Working overtime signifies many variables such as working over 40 hours every week, mandatory as well as voluntary overtime, working paid shifts, extended shifts and working two shifts back to back (Kunaviktikul et.al.). The institute of medicine (2004) recommends nurses to avoid working beyond 12 hours per day and past 60 hours in a week, but the recommendation is often not followed through in the nursing profession (as cited in hahtela, paavilainen, mccormack, slater, helminen, suominen, 2015, p. 932). Nurses are perceived to be the once that are mandated to work overtime in the healthcare facility compared to any other health care professionals (Golden & Wiens-Tuers, 2005 as cited in Bae & Brewer, 2010, p.99). Increased physical injuries
However, it’s the nurses that face several risks. The dangers range from sickness to violent people to just plain fatigue. The first hazard of working in a hospital, is the sickness that gets passed around. She tells me you have to be careful around the ill people and not to become sick yourself. The next jeopardy, is working with unsafe patients and their disruptive behaviour.
1LITERATURE REVIEW The Incidence of Burnout in Psychiatric Nursing Evidence Based Nursing Research and Practice April 15, 2017 Nursing is the protection, promotion, and optimization of health and abilities, prevention of illness and injury, facilitation of healing, alleviation of suffering through the diagnosis and treatment of human response (nursingworld.org). Nursing gives us purpose, it gives us remarkable human endeavors by healing the wounded, which bring allure, but after a while that aspect no longer have the specialness of rejuvenation and creativity that good kind of arousal. Instead, because of the many factors including things going on in our personal lives we loss that drive and become more emotional fragile
This article talks about how studies show how staffing measurements effectquality of care and how risk adjustment variables play a role in the outcomes. Staffingmeasures include the amount of nursing staff per patient and the amount of hours aresident gets with staff members and staff member retention. The studies show thatincreased time with licensed staff have improved care and provided much betteroutcomes than with time with for example a social worker. It says that it is difficult tocalculate the retention of staff because the studies are inconsistent. Quality of care ischaracterized by resident and facility outcomes.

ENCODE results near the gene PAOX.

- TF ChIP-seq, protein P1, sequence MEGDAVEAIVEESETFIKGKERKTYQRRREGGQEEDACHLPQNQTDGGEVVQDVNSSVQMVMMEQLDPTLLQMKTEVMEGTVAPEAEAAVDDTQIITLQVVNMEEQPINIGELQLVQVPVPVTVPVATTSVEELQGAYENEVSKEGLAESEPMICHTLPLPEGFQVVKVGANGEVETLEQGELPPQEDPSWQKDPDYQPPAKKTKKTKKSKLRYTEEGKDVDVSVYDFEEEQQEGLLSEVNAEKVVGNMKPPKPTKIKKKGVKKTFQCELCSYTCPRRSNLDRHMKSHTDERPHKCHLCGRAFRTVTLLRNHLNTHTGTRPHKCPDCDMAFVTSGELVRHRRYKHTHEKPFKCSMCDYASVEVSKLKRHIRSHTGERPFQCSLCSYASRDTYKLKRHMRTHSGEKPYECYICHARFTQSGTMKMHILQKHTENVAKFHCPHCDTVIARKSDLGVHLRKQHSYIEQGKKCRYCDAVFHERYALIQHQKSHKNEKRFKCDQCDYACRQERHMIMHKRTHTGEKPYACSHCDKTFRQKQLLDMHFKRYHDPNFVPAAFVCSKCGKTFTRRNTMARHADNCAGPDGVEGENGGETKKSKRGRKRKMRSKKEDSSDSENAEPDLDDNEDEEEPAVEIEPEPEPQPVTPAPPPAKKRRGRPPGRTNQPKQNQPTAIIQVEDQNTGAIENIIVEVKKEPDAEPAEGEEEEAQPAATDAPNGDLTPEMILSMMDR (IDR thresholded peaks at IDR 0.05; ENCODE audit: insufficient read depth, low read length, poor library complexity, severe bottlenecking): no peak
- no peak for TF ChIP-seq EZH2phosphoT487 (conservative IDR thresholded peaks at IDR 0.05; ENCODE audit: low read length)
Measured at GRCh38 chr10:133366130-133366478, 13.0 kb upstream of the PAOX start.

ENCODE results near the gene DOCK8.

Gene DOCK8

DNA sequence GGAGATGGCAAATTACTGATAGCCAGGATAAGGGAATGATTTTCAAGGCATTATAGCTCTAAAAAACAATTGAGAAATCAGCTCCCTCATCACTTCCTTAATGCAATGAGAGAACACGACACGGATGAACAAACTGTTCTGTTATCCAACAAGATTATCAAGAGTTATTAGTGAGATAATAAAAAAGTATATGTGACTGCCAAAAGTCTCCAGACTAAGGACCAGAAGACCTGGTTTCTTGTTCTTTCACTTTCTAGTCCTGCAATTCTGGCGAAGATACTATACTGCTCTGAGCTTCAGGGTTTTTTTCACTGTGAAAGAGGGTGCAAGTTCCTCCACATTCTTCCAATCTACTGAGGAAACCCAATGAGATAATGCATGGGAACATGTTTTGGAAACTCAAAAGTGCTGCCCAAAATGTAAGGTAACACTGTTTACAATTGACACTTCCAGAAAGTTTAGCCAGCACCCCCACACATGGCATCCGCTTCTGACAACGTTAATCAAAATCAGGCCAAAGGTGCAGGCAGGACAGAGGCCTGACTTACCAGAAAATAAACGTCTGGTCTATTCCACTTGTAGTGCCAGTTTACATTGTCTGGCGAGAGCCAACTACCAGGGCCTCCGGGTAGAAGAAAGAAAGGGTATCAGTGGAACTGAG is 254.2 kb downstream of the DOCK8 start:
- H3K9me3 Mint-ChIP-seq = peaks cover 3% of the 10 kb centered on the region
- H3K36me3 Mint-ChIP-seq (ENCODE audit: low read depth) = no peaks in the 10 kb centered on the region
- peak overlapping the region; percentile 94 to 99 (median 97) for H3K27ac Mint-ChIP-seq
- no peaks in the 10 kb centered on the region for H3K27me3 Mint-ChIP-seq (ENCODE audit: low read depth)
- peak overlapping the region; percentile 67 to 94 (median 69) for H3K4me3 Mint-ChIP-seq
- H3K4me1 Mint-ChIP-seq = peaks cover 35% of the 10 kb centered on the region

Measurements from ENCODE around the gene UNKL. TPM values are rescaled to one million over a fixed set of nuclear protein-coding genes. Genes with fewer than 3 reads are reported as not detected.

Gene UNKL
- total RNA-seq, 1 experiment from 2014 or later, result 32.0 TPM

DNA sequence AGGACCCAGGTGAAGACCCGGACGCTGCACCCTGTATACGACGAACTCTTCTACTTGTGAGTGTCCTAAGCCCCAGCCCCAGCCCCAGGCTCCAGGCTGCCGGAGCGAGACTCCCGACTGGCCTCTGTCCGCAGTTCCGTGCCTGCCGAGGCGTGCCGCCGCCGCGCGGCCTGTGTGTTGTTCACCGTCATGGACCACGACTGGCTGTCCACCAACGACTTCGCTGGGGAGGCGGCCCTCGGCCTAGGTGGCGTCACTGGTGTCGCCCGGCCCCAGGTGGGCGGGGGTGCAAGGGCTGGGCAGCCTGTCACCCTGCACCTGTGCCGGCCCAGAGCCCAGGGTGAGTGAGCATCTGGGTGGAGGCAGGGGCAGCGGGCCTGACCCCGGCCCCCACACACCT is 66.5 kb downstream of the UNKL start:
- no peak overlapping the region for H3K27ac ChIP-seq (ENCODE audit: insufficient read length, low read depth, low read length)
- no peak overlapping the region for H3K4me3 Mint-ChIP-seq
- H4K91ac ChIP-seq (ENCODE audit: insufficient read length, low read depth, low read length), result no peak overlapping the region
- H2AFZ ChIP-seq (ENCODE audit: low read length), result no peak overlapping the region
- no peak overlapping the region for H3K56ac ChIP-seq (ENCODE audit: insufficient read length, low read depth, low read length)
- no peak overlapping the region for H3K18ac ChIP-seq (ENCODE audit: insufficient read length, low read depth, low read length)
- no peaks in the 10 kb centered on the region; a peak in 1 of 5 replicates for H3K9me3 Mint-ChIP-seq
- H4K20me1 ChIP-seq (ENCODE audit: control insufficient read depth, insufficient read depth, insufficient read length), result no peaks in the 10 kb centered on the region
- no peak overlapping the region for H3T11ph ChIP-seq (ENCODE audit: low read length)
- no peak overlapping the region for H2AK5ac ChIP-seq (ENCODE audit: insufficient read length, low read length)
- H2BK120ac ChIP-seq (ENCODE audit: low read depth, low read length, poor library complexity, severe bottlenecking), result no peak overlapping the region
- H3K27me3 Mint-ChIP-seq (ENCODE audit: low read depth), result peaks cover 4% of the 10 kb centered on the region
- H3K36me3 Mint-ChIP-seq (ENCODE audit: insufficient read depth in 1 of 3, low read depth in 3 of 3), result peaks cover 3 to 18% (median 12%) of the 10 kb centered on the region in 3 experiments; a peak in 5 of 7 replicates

A foreseen problem with DNR’s is whether to treat the patient or not. I feel that patients with DNR orders deserve treatment. The emphasis of treatment is a shift from the traditional lifesaving efforts to a treatment of palliative care, Hospice. In other words, a humane and dignified way of approaching the impending cessation of life. As a nurse working on an oncology and renal unit, I encounter patients in different stages of acuity.
Further research stated that the American Nurses’ Association have guidelines for making decisions on staffing, which “suggest that the number and acuity of the patients, the level of staff working
The one piece of information that will most likely affect my nursing practice will be to ensure I inquire about a caregiver’s emotional state and how he or she is coping. As an intensive care unit (ICU) nurse, I see firsthand how caregivers resume care at the hospital for his or her loved ones, even though there are health care professionals ready to take care of personal needs. It seems as if a caregiver does not know when to stop giving. A caregiver will at times, succumb under mounting challenges and tribulations at some point and will need support. For caregivers experiencing stress, self-help groups can be beneficial (Tabloski, 2014).